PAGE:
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Furry friends

Cabot High Schoolers expand K9 Cracker business

By Kayla Baugh

This article was published September 14, 2017 at 12:00 a.m.


Students Robert Lewis, from left, Olivia Dixon and Shelley Moore mix a batch of K9 Crackers in their community-based instruction class at Cabot High School. Dixon said her favorite part of making the dog treats is mixing the ingredients, while Lewis said he enjoys bagging the crackers and feeding them to his furry friends.

Students at Cabot High School are making more than a grade in one class — they’re making something special for their furry friends.

Sophomores, juniors and seniors in a community-based instruction class are mixing, baking and bagging K9 Crackers for dogs in the community.

Shelley Moore, special-education teacher at Cabot High School, said she chose to make dog treats because it’s an activity for the students that crosses all of the domains in her curriculum.

Life skills are taught in the community-based instruction class, she said, with the goal of teaching students with special needs to live and work independently.

“When I transferred to the high school from elementary for the 2013-14 school year, I was looking for opportunities to help my students transition into the community,” she said.

Moore said that with the support of the administration, the project took off with only the basic ingredients she purchased on her weekly family grocery trip.

In addition to the dog treats, Moore said, the K9 Crackers business will offer new products in October — ice cream and birthday cupcakes for dogs.

The cupcakes will be made with applesauce and honey, she said, and the ice cream will be made from yogurt, bananas and peanut butter.

“We are very excited about this new adventure,” she said.

The dog treats were originally made with peanut butter, skim milk, baking powder and whole-wheat flour, she said.

However, because of someone’s peanut allergy in the school, she said, the recipe was changed to use sunflower butter.

As K9 Crackers started bringing in money, Moore said, she was able to purchase pot holders, cookie cutters, measuring cups and baking sheets for the business.

A commercial-size mixer was donated, she said.

“This was a lifesaver for us because it was taking an hour for the kids to mix and knead all the dough. We were able to produce the treats much more quickly and efficiently. This has continued, and we are in our fifth year,” she said.

Moore said this is more than just a project for the students — it’s their job.

“Every student excels in different areas of the business, and [they all do] their part. They must follow directions, follow a recipe, shop for supplies, make grocery lists, measure, mix, roll, cut, bake, bag, tag, deliver, collect money, make change and interact with others,” she said.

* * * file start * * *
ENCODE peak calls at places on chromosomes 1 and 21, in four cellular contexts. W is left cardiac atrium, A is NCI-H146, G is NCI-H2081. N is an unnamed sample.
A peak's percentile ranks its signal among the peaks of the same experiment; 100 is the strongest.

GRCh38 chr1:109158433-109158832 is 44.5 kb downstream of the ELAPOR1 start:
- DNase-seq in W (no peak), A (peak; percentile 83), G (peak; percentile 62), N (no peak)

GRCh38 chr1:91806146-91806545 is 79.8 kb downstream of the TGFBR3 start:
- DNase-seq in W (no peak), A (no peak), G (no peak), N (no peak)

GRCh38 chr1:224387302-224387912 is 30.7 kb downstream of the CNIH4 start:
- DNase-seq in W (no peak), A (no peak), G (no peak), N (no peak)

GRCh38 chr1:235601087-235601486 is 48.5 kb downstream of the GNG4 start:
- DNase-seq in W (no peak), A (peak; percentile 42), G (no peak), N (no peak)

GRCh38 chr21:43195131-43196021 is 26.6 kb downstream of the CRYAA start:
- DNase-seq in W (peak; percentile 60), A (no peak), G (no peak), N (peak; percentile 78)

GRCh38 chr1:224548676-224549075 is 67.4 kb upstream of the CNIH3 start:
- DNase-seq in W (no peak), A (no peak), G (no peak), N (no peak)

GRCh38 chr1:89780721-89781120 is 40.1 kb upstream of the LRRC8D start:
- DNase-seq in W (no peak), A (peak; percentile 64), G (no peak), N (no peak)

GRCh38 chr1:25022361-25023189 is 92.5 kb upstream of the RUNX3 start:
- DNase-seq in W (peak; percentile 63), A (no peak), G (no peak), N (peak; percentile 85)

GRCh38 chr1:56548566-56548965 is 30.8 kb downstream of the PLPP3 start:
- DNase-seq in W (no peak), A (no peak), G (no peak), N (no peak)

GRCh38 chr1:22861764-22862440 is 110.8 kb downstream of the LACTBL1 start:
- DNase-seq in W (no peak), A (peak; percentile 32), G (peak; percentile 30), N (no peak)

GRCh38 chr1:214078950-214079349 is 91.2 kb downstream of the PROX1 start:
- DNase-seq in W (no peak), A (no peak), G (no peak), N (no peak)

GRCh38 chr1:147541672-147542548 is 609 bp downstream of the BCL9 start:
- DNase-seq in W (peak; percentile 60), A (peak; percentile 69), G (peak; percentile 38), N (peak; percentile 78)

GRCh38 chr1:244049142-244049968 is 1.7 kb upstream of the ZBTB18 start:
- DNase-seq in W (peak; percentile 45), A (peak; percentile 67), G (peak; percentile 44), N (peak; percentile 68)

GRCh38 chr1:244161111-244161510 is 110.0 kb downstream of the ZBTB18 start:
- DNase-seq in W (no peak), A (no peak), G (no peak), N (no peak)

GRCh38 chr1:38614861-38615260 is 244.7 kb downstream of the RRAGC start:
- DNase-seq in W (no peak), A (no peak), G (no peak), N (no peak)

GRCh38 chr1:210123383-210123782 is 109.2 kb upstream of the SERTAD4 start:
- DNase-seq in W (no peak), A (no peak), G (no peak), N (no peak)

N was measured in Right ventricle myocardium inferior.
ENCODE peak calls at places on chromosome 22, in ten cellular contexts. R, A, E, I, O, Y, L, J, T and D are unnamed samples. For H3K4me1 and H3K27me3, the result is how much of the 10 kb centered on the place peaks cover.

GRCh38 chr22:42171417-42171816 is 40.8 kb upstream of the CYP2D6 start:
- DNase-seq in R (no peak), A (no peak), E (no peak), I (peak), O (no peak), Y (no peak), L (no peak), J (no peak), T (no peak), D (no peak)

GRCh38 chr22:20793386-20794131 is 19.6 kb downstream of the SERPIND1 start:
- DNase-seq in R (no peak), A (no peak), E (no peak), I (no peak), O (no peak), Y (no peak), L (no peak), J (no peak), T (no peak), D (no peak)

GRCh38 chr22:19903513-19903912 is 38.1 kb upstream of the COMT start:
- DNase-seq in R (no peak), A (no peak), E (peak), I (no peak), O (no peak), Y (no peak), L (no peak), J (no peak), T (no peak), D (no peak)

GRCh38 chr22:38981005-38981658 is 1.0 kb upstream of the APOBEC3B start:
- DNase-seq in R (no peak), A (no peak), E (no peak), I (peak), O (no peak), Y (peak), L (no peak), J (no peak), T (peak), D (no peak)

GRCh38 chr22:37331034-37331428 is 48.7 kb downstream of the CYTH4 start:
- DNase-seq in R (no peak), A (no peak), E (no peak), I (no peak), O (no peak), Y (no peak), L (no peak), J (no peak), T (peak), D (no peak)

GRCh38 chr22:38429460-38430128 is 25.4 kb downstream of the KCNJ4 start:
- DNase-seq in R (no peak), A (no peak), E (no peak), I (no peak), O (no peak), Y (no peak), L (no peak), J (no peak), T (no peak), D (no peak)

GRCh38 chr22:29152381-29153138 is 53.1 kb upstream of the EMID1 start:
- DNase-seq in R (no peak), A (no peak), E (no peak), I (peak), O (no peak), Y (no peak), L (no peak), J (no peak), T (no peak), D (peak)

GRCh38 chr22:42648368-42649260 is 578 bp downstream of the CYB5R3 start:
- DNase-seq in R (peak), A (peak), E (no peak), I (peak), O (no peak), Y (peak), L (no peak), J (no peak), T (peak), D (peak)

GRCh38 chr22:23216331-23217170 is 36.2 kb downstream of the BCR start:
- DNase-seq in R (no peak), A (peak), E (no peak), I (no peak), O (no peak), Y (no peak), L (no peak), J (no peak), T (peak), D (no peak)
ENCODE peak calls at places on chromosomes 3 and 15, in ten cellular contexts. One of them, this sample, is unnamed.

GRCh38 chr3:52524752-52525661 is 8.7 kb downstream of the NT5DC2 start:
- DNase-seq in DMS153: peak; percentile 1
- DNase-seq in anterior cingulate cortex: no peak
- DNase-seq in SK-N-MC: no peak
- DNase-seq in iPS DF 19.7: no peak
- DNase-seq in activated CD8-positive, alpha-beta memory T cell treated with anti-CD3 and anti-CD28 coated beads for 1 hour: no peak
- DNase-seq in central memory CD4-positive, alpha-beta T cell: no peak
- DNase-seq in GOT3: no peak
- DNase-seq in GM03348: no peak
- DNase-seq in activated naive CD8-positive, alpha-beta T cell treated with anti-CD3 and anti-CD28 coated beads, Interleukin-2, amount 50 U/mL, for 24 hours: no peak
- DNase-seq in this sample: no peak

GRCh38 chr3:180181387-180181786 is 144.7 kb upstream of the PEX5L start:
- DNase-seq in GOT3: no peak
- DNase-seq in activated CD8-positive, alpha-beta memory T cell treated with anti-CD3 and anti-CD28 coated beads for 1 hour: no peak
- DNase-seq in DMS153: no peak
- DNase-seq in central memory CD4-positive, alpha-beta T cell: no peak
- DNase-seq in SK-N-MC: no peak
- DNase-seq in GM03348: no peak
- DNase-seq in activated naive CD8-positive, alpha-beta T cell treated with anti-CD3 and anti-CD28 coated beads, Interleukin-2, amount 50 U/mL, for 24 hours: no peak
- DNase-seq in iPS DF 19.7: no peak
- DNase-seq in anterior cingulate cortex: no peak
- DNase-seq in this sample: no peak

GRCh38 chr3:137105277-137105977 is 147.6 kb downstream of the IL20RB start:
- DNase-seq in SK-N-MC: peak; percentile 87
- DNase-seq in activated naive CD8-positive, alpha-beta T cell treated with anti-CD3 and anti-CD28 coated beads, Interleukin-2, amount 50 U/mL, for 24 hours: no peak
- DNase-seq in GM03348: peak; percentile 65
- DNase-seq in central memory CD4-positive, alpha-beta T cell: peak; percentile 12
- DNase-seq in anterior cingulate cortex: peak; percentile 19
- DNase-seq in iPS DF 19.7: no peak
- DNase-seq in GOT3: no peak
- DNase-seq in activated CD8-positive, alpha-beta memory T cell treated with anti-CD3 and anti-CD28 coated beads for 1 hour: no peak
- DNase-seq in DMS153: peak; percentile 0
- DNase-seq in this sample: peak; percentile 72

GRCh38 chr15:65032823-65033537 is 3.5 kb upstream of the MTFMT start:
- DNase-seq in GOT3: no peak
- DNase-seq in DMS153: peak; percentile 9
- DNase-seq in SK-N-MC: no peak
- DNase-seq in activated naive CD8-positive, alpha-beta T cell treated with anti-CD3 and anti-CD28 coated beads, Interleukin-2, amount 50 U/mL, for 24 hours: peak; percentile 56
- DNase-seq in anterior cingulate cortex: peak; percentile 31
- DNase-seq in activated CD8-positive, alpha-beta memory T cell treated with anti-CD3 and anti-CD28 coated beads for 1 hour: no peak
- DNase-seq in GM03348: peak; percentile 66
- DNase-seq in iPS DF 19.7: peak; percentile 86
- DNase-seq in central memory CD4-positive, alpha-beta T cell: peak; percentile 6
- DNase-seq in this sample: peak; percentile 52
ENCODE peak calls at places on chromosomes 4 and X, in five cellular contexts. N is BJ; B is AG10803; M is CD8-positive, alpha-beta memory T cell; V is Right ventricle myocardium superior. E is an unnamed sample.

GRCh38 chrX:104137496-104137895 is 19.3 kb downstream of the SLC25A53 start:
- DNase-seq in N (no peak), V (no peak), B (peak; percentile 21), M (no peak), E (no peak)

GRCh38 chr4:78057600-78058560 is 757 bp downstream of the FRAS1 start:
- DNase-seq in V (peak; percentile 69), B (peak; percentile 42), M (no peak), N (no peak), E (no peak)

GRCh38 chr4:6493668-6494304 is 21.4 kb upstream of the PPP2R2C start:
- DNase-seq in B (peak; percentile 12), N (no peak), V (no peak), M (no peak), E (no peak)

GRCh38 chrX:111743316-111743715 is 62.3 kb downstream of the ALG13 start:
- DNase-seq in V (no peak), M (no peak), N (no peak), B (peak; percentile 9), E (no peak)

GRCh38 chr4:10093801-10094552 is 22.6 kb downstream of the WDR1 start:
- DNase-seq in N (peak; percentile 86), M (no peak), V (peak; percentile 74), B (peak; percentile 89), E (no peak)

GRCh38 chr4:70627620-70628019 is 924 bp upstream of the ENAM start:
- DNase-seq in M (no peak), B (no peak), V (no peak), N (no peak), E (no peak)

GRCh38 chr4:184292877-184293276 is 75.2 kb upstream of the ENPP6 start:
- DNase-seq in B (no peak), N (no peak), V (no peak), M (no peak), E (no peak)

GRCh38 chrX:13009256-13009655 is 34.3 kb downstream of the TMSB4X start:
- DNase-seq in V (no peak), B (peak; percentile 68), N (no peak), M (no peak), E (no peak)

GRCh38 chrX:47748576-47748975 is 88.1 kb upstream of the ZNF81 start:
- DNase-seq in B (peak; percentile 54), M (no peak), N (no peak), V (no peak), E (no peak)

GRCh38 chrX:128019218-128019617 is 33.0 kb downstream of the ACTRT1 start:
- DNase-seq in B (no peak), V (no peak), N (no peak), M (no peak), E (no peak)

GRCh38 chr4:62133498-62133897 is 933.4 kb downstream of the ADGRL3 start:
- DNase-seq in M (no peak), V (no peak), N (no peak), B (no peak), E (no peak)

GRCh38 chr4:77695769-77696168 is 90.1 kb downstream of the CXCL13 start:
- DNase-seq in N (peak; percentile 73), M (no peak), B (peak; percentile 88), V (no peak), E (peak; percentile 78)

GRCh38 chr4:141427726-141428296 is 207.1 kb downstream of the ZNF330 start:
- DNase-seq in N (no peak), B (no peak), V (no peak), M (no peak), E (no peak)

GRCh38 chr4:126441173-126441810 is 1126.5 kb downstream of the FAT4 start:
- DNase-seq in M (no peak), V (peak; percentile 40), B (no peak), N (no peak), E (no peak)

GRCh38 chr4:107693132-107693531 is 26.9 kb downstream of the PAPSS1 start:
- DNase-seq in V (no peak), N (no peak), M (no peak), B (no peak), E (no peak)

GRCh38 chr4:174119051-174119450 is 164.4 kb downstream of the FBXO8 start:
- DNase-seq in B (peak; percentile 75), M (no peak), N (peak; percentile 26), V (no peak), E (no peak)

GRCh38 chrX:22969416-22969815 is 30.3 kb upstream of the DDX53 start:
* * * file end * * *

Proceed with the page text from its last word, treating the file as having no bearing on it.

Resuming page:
Students in the class typically cook on Tuesdays and Thursdays, depending on how many orders they have, she said, and treats are sold in two sizes.

Moore said a small bag contains 20 to 25 treats for $2, and a large bag holds around 150 treats for $10.

Multiple First Security Bank branches throughout central Arkansas purchase and pass out the treats in their drive-thrus, she said.

“They are such a huge supporter of things made in Arkansas, and we have been very fortunate to be their choice for dog treats,” she said.

In addition to buying supplies, the proceeds from sales go toward taking the students out for prom at the end of each school year. Staff members take the students to get their pictures made before prom, take them to a dine-in restaurant and to prom, she said.

“Their parents do not have to worry about cost and know that they are experiencing prom like their peers,” she said.

Moore said the CBI class visits a store once a week and goes out every Friday to eat in town.

“We just do some different things to learn how to use money. We sometimes do scavenger hunts in the store to find items and teach them to read the signs,” she said.

Students also have jobs assigned to them, such as folding laundry or helping out in the school cafeteria to learn life skills, she said.

Moore said the class is hands-on, and she hopes students leave as independent as they can be.

Olivia Dixon, a student in community-based instruction, said her favorite thing about making the treats is mixing the ingredients. Student Robert Lewis said his favorite part of the project is bagging the treats and actually feeding them to dogs.

Patty Holetz, a paraprofessional at Cabot High School, described the students who make K9 Crackers as kind, caring and loving.

“They love knowing that the treats they make are going to be given to people’s most-loved family members — their pets. [The students] work hard, and they take pride in their work,” she said.

Holetz said the program is unique and echoed Moore that the class teaches students hands-on skills they can use in the future, both at home and at work.

“The job is very important for the students. It teaches them to work well with others, to take pride in a job well done, to follow directions and [to learn] the importance of completing the job assigned to them,” she said.

“We strive to help our students to be able to work in the community after graduation and to become more independent in their homes.”

Orders can be placed by emailing Moore at, calling Cabot High School at (501) 843-3562, ext. 1164, or visiting CHSK9Crackers on Facebook.

Staff writer Kayla Baugh can be reached at (501) 244-4307 or


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